Payne Family of ‘Waverley’
It was the perfect epitaph! Sydney Morning Herald, January 8-9, 2022:
PAYNE, F.T. (Tom)
Played his last chukka on 29/12/2021 then rode Zulu off into the sunset.
Survived by Aud, Steve, Suse and Bear and families.
This could have been a very long tribute. I’ve tried to capture some past reminisces without having known all the protagonists. I already prepared an accolade to one family member Helen Archibald based on an excellent article written by journalist Caitlin Andrews then with the ‘Scone Advocate’.
Tom Payne with Scone Race Club Committee Hilton Cope and the author at the final race meeting at White Park Race Course in October 1993. The photograph was taken at the foot of the old Judge’s Tower; now demolished. This is Tom in typical pose. Do you notice the hat? Racing wasn’t highest on his personal list of ‘essential ceremonials’ but he greatly enjoyed it just the same. Polo was his favourite pageant followed by Bushman’s Carnivals and Rodeos. Tom’s famous ‘Tower’ was only about 200 metres behind the Race Club Judge’s Tower; if you can imagine it? See below!
Tom’s brief foray into thoroughbred racing was promulgated by his good friend ‘Bim’ Thompson from Widden; also a transient migratory visitor to Terrigal to whence Tom and Audrey eventually retired. The filly they raced together was called ‘Waltz’ being by Minor Portion out of Lady Pirouette; I think? She won a few country races; always fun but not then very lucrative.
See also on this website:
Patriarch Stephen Payne was a local legend. He filled many community roles usually achieving high office. I managed to find his portrait which used to adorn the old Scone Shire Council Chambers. He had been Scone Shire President for many years. I found the portrait sequestered away but ‘searchable’ in the Scone and Upper Hunter Historical Society’s Archives. I had a copy made and gave it to his daughter Helen Archibald (see on the website). Her father was responsible for starting the Isis River School and was the president of the shire council, the PP Board and the rodeo to name a few.
There is little doubt that one of the great country characters I’ve met during my life in Scone is Tom Payne. His is a Type ‘A’ Personality writ proudly in spades in big bold black type. Come to think of it Tom would have ‘made his mark’ anywhere on the globe! Certainly you’d have heard him. Tom is a very passionate man. Family came first although he could be authoritarian and ‘aggressively convivial’. Draw your own conclusion! It was in Polo Tom made his biggest, some might say ‘loudest’ impact. I believe he filled every executive position in the Scone Polo Club whether appointed or not. It was no accident the family chose to celebrate Tom’s 90th birthday at the Isis River Grounds which he loved. Sarah and I were greatly honoured to be invited. Tom was a more than useful player and I believe attained a 4-goal rating at his peak. His strength was in his team play. He was certainly an accomplished all round horseman. It was a set of skills then essential to survival on the land.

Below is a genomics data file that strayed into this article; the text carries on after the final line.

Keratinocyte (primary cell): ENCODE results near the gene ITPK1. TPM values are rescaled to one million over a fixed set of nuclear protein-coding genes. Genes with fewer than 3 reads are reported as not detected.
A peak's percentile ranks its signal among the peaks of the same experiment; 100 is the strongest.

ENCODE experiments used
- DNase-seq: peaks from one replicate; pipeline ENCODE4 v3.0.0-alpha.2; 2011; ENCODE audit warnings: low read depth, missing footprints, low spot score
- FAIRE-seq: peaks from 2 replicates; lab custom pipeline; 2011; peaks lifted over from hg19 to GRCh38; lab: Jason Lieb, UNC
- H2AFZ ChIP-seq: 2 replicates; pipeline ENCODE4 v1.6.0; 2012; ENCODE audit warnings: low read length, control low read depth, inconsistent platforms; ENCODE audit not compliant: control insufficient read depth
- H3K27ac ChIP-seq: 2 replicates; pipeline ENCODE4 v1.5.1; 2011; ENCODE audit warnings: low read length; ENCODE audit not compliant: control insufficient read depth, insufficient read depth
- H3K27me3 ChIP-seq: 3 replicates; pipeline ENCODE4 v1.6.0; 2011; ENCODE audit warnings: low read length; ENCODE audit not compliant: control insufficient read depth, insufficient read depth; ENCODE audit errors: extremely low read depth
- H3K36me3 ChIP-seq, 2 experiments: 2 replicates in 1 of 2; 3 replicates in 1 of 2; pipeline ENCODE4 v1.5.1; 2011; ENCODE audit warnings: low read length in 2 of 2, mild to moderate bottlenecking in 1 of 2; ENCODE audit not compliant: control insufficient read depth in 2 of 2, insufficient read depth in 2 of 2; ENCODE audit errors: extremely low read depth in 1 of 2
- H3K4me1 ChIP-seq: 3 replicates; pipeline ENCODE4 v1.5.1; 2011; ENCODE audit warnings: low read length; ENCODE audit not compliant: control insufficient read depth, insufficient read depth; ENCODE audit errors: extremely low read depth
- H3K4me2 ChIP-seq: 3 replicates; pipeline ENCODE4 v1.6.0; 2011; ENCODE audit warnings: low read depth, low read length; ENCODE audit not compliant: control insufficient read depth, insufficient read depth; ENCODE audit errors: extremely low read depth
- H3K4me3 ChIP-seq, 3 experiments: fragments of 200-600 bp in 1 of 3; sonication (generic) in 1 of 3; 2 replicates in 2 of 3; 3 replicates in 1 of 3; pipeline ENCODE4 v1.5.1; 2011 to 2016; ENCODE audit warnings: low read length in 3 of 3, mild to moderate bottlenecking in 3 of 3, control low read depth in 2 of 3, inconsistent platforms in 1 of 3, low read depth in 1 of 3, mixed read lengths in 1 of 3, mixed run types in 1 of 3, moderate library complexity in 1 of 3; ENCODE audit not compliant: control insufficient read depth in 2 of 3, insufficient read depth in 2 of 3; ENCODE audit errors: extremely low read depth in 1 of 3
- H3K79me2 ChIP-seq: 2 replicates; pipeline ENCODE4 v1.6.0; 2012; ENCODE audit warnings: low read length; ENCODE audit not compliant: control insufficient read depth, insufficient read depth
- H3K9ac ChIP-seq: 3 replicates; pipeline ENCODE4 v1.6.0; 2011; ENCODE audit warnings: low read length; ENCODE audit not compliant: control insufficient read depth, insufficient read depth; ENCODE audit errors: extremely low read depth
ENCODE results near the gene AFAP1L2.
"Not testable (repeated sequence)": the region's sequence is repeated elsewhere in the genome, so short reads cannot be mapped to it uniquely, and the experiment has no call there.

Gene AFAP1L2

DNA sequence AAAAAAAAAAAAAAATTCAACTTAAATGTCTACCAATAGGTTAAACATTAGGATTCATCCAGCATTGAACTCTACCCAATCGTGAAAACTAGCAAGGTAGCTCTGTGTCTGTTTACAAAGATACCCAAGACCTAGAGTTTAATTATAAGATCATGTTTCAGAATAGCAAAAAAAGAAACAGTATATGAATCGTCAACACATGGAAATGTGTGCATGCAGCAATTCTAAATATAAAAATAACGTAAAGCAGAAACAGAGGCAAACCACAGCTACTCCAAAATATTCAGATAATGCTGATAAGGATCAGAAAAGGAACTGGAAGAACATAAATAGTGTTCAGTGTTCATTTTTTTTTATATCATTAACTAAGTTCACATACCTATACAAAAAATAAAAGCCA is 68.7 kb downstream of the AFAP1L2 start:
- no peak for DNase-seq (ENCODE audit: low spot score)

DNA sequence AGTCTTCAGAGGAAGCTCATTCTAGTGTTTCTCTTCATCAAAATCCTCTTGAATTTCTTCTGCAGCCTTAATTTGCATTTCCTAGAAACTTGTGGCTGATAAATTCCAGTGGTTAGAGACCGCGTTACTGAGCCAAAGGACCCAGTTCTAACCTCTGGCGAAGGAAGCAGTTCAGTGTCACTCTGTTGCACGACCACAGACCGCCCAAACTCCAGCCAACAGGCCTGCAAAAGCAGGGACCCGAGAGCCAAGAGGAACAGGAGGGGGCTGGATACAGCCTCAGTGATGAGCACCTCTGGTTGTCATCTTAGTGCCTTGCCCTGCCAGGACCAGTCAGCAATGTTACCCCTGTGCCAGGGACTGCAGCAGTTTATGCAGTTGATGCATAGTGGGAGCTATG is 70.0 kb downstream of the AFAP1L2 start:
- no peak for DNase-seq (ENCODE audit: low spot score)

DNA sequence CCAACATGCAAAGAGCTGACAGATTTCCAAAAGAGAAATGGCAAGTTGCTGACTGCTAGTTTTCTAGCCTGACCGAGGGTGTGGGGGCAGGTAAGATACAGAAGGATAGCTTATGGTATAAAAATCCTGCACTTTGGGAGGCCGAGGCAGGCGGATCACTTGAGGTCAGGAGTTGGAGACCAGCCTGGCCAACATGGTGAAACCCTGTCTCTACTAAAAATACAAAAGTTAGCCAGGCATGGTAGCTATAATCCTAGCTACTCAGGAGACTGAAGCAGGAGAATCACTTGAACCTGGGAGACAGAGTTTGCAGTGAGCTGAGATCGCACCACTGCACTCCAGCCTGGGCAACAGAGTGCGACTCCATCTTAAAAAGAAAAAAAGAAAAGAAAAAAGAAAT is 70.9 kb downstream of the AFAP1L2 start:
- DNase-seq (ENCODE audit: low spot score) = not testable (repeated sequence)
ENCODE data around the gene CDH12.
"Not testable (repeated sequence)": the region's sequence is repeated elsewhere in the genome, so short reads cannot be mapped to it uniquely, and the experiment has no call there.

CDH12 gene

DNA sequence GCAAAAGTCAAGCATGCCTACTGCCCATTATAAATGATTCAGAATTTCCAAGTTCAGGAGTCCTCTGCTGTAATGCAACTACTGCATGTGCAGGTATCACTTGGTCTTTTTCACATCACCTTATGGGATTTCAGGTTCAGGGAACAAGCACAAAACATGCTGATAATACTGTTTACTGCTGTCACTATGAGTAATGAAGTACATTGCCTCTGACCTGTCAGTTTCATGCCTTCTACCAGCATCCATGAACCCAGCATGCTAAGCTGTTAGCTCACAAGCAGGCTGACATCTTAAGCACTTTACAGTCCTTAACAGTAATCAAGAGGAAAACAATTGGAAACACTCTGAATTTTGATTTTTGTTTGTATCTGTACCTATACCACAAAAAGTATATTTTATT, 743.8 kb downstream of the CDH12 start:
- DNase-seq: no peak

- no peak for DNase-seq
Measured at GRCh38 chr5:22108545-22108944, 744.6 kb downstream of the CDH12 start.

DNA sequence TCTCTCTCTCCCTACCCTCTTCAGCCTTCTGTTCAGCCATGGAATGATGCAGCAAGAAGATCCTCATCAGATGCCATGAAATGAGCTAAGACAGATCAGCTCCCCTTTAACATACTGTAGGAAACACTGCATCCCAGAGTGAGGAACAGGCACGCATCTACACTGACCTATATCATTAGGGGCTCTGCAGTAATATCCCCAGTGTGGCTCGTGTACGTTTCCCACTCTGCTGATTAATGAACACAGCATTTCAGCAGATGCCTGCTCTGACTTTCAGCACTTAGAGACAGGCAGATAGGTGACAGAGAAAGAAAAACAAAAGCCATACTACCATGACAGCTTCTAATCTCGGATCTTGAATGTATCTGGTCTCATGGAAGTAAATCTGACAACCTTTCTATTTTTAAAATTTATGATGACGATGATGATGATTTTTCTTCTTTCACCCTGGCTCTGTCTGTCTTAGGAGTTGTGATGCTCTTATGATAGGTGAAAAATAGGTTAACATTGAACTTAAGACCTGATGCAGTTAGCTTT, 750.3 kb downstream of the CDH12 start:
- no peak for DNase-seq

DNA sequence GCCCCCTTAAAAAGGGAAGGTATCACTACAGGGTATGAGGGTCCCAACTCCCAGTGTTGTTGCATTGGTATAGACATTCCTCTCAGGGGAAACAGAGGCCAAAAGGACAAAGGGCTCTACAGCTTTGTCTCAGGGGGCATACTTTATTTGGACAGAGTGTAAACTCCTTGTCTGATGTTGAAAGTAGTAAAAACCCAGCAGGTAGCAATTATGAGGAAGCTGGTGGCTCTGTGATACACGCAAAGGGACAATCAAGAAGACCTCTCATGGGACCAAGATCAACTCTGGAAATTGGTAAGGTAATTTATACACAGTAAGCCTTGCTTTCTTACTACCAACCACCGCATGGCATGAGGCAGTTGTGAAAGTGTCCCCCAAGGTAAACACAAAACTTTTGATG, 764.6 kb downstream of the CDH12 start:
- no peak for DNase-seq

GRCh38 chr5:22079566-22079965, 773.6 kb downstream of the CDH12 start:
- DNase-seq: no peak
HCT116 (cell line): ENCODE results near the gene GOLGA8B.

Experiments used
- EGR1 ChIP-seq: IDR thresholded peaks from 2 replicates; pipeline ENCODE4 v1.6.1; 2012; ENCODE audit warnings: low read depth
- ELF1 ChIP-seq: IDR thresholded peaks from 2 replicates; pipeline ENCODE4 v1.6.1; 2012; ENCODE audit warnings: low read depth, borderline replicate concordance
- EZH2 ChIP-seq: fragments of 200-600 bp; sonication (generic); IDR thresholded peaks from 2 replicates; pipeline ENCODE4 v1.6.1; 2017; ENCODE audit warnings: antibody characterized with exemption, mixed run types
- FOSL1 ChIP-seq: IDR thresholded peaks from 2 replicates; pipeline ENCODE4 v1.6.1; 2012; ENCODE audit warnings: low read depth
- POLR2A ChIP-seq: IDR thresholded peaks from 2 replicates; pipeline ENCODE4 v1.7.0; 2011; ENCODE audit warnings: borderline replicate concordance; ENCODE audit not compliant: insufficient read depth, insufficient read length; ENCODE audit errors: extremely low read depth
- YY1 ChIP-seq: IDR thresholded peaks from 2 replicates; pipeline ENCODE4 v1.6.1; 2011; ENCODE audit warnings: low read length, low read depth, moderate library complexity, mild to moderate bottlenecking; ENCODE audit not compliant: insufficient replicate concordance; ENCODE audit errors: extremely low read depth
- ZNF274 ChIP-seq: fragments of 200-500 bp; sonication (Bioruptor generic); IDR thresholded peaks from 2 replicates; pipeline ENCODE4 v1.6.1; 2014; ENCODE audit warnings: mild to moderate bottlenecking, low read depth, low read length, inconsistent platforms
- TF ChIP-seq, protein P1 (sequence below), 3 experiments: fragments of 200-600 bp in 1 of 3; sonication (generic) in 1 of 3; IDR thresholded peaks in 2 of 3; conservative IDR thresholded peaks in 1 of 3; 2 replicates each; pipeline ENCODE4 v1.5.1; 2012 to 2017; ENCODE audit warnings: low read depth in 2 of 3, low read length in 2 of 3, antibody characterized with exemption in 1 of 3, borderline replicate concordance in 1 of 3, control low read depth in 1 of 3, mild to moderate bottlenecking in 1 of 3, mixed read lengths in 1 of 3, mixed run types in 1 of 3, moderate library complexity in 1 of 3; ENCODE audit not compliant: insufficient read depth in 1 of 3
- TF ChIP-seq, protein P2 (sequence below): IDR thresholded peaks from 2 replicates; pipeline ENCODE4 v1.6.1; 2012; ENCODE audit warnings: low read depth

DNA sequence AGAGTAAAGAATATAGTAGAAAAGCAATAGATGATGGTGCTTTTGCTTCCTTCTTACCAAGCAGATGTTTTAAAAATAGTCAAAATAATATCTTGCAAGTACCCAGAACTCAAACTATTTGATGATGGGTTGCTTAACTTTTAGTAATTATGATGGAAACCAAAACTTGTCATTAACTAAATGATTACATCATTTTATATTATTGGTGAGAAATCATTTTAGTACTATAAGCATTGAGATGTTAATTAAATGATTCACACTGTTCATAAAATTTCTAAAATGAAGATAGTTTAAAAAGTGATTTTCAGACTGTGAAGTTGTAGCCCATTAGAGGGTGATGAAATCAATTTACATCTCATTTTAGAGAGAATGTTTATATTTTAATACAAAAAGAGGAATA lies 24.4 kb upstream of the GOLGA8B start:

‘Tom’s Tower’ was THE totem at the Scone Bushman’s Carnival and Rodeo extravaganza every year. His tower was situated in the middle of White Park for all to see. Tom was long term President of the Carnival and presided like the ultimate potentate at the top of his tower. The Payne hospitality was legendary. In this domain and at this event Tom excelled. You need a ‘ticket’ to access the eyrie. If you were fortunate enough to have access the hospitality was lavish. It was mainly aimed at ‘fluid intake’. It can be very dehydrating to be confined in a hot tower all day. The ‘fluid’ supplied also had a stimulating and rapidly available source of energy; if you get my drift? To stay too long was a health hazard; but indubitably worth the risk!
I wish I could remember the details of a flying visit to an Australia versus France Rugby Test Match at the SCG? We booked a small aircraft from Scone. It seated nine. Bill Rose was responsible for the menu. We started early with champagne for breakfast followed by G & T’s for matins at about the Hawkesbury River. A few nerve steadying ales landed us safely at Mascot via Mona Vale. From there it is all a bit blurred? I recall Australia won. French Captain Jean Paul Rives ran onto the field with his arm in a sling. It was a most noble gesture; but not enough. I do recall Tom loudly regaling the ‘Rugby League Lot’ from the Members Stand when the Australian full back (Paul Mclean?) kicked a magnificent penalty goal from the sideline. Anyone in Randwick or Paddington would have heard it!
I also recall Tom’s personal welcome when I was elected to membership of a Gentleman’s Club in Sydney where Tom had been a long term member. I clearly recall the beginning of the party; but not the end!
Tom could be very caring, compassionate and kind. A great example was his mentoring of my good friend the late Ken McConville. Ken had been assigned to the one-teacher Isis River School at ‘Waverley’; promoted, promulgated, instigated, supported and maintained by the Payne family. It was Ken’s first posting after graduating at Teacher’s Training College. He aspired to obtain his Bachelor of Arts (BA) which would enhance his career prospects and promotion. Ken was able to achieve these goals with significant support from Tom and family. It was no accident that Ken’s next posting was to the Armidale School (TAS); Tom’s own Alma Mater. Ken was instrumental with Bill Rose in ‘reigniting’ the Scone Rugby Club in 1967.
It would be churlish of me not to mention faithful and supportive spouse Audrey; always there and always ready, willing and able. Now over 90 I’ve just visited both at their home at Erina. It was a most poignant meeting. Tom presented me with a magnificent old leather-bound catalogue for my safe keeping as custodian. I responded as best I could with my ‘Memoir’. It was a grossly unfair and unbalanced exchange.